Sir — The decision of the West Bengal Council of Higher Secondary Education to lighten the higher secondary syllabus in the state is a pragmatic one (“HS syllabus ready for trim”, Aug 2). Interestingly, this move was prompted by the criticism of the existing syllabus by the economist, Amiya Bagchi. Hopefully, Bagchi’s comments on how students depend on private tuitions to help cover the huge syllabus will discourage the government from banning tuitions altogether without first trying to improve the existing infrastructure in schools.

Another pertinent point Bagchi made was on the need to encourage the study of social sciences like economics and history among bright students. But all this will be possible only if the present education policy, which is based on a meaningless egalitarianism, is replaced by one which gives priority to merit.

Yours faithfully,
Indranil Chaudhuri, Calcutta

Sir — While trimming the higher secondary syllabus will undoubtedly reduce the burden on students and help them do better, it will by no means solve all the problems ailing the present education system. Schools and colleges today do not encourage innovative thinking or help a student put his learning into practice. All it emphasizes is performance in examinations, which depends on a student’s ability to “cram”. The only success the Left Front can claim in this sector is the expansion of primary education.

Amiya Bagchi’s concern at the tendency of meritorious students to opt for engineering and medicine is justified. No one wants to study history and political science today. Will the state government now also reconsider its decision to ask colleges to switch to more “modern” subjects?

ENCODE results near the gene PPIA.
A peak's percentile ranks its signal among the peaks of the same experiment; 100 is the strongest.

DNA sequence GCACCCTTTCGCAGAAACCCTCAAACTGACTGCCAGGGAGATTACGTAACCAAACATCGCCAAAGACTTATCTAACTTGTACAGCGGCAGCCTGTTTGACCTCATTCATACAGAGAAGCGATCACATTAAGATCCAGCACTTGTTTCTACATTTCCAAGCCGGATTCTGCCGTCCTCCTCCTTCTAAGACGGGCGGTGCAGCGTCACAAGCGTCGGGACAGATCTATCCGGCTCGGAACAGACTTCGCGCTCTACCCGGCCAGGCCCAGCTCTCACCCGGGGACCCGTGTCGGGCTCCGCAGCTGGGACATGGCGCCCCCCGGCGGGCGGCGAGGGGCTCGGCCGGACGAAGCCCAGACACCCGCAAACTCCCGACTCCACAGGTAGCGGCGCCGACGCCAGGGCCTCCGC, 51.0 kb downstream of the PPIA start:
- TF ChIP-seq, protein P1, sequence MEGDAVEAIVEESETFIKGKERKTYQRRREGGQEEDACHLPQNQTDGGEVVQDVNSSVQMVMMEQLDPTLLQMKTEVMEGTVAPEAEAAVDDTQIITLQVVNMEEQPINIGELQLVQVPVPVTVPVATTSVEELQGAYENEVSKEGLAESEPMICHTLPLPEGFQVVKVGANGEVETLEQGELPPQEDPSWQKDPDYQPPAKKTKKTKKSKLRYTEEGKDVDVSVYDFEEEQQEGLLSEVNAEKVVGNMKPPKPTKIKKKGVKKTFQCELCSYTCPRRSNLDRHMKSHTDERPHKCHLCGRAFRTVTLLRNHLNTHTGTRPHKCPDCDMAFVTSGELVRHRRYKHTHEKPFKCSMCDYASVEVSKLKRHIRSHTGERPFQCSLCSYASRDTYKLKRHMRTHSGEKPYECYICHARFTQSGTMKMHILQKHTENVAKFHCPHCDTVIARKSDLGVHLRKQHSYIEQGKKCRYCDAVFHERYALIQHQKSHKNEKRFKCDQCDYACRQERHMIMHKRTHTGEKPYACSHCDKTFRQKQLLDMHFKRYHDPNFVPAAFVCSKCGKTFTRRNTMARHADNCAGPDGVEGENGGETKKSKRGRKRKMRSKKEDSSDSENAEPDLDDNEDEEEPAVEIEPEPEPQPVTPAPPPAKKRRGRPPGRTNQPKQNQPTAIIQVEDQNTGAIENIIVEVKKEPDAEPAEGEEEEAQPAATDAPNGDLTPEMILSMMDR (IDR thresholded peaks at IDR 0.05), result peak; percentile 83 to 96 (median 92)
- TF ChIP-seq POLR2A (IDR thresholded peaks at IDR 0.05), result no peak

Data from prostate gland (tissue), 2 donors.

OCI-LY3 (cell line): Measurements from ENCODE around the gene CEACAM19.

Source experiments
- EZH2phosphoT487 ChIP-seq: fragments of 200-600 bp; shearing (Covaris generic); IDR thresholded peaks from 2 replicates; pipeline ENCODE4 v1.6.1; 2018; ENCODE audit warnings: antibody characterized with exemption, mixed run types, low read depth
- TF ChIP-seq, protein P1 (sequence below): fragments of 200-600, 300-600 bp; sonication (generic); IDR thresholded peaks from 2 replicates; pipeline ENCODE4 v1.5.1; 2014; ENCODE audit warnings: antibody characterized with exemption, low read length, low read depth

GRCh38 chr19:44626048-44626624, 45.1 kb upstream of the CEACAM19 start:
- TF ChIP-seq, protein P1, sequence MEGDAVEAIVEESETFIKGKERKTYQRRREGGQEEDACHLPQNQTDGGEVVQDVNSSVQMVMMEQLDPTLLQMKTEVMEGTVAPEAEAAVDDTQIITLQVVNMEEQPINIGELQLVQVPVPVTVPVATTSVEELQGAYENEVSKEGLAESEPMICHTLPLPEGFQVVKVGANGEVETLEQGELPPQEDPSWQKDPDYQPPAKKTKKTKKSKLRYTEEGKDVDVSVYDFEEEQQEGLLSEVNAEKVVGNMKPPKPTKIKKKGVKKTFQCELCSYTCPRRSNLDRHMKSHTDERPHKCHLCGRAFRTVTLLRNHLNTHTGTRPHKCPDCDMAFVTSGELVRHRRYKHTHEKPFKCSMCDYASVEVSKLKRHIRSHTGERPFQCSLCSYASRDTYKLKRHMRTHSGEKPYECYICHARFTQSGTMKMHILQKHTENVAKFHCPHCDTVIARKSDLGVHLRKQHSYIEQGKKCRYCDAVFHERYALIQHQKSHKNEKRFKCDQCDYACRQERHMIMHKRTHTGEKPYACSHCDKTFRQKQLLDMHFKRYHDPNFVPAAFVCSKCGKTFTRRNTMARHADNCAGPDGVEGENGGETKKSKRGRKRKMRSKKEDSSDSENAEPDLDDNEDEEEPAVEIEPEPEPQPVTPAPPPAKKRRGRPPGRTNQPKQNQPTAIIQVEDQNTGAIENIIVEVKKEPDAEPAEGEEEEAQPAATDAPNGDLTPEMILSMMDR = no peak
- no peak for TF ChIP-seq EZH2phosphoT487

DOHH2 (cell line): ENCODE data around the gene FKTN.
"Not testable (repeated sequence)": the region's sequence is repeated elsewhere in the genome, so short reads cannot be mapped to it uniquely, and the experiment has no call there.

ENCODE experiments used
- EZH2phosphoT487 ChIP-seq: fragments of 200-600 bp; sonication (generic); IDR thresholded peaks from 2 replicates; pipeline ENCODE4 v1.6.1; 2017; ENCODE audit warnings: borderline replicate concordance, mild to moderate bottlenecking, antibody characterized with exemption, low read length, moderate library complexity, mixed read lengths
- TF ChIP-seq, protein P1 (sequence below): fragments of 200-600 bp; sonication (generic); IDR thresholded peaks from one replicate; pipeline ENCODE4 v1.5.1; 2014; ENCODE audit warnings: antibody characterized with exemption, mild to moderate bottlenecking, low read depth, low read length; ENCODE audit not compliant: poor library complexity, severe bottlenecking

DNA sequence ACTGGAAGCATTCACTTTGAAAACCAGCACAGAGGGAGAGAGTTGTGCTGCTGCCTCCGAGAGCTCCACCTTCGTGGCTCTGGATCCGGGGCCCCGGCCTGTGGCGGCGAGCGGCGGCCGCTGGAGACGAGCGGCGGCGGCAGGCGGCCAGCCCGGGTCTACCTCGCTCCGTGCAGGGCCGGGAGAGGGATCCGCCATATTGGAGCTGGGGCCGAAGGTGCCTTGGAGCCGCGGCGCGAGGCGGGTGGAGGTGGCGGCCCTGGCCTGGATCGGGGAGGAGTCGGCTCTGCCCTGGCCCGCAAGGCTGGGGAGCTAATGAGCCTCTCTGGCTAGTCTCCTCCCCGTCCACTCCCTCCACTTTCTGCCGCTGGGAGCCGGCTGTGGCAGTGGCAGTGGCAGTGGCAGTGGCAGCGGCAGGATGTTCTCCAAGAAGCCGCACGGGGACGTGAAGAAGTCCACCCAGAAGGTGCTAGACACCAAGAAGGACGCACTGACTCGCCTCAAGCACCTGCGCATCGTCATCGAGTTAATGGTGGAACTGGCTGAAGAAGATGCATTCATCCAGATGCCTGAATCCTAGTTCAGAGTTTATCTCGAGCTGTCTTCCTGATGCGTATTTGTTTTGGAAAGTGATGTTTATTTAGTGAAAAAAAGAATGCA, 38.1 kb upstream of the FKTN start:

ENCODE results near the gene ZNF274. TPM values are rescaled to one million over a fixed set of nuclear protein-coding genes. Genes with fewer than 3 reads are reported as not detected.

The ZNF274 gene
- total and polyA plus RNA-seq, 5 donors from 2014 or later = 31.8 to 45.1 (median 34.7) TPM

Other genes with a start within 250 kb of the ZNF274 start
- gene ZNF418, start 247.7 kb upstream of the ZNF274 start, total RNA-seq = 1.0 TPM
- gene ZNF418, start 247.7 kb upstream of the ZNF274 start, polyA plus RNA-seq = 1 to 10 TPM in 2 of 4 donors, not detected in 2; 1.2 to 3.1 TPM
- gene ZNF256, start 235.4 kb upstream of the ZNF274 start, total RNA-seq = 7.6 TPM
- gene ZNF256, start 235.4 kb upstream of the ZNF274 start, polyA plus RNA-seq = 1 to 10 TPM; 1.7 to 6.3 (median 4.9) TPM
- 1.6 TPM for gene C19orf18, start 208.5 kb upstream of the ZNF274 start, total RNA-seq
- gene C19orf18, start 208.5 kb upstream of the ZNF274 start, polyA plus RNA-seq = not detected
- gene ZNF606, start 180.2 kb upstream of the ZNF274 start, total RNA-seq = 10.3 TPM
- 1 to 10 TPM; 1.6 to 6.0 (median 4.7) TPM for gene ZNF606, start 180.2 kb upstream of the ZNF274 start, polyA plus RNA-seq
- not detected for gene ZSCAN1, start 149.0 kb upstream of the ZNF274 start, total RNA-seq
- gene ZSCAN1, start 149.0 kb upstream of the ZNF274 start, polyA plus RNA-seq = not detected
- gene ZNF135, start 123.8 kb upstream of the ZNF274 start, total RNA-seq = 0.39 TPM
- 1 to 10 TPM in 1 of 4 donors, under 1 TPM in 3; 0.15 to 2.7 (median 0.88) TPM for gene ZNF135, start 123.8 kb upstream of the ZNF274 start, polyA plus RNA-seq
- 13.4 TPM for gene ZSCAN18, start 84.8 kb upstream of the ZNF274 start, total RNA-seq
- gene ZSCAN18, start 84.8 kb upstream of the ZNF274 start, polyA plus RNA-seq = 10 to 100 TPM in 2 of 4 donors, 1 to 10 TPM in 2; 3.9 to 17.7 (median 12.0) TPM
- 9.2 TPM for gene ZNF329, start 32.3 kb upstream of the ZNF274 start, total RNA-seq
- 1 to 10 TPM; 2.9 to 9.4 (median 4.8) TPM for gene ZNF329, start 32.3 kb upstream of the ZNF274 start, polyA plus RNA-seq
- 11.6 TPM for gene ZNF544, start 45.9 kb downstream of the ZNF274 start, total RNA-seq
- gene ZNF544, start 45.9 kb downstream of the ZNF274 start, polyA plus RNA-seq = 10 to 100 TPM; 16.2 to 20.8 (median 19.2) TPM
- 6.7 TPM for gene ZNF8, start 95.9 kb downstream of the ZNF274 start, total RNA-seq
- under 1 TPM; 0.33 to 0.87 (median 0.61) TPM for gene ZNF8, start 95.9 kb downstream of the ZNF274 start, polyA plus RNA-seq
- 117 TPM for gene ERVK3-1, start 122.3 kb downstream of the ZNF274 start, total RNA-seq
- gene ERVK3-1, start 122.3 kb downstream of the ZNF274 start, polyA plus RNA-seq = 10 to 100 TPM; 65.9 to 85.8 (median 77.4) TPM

Yours faithfully,
Rituja Chattopadhyay, Calcutta

Sir — The Left Front government has failed to implement many of its pet projects. Take the fiasco that was Operation Sunshine. The ban on private tuitions is another such well-intentioned but difficult-to-implement proposal. If it finally gets implemented, the ban will bring some fair play to the system since teachers who give private tuitions often leak out question papers to students. But it is doubtful whether the state government will manage to implement the ban. Teachers in West Bengal are a captive electorate for the left and it is unlik- ely the government will do anything to jeopardize its interests.

Yours faithfully,
Sanjoy Kumar Poddar, Calcutta

Deaths in custody

Sir — The report, “Suffocation deaths in police gas chamber” (Aug 2), was shocking. That two people died from suffocation after being stuffed in a small, windowless lock-up with 400 others is a telling commentary on the human rights situation in the state. Not only were the prisoners denied water, but the policemen were inhuman enough to charge Rs 40 for a glass of water. Many more would have died had the police not been forced to open the gates after a few became unconscious. Recently, the media reported how convicts have to wait for their turn to sleep in an over-congested jail in Patna.

Countless cases of human rights violations are lying with the national human rights commission. Over the years, several committees have been set up which have made innumerable recommendations but very little has been done to sensitize the police. The police in India are infamous for their corruption and misuse of power. The solution lies in making higher education mandatory for recruitment to the police force, proper training and increase in salaries. Punishing those guilty of violating procedural norms will also go a long way in boosting the morale of the force.

Yours faithfully
S.A.R. Barkati, Calcutta

Sir — The suffocation deaths in the Malda judicial lock-up reveals the double standards in Indian society. A person who thrashes a pickpocket will go and watch a Hindi movie produced by a mafia baron or vote for a noted criminal without any pangs. The Telegraph must be congratulated for putting on its front page the plight of the 400 people dumped in the lock-up — many of whom had already been granted bail. Exemplary action must be taken against those responsible.

Yours faithfully,
Sujit De, Sodepur

Parting shot

Sir — That taxi fares were to be hiked from August 1 was common knowledge. But nobody seems sure of the exact fares now. Shouldn’t the state transport ministry have made sure that conversion charts were widely disseminated and provided to all taxi drivers well before that date. As a result of this oversight, taxi drivers are now taking passengers for a ride, both literally and figuratively.

Yours faithfully,
Jaydeep Choudhury, Calcutta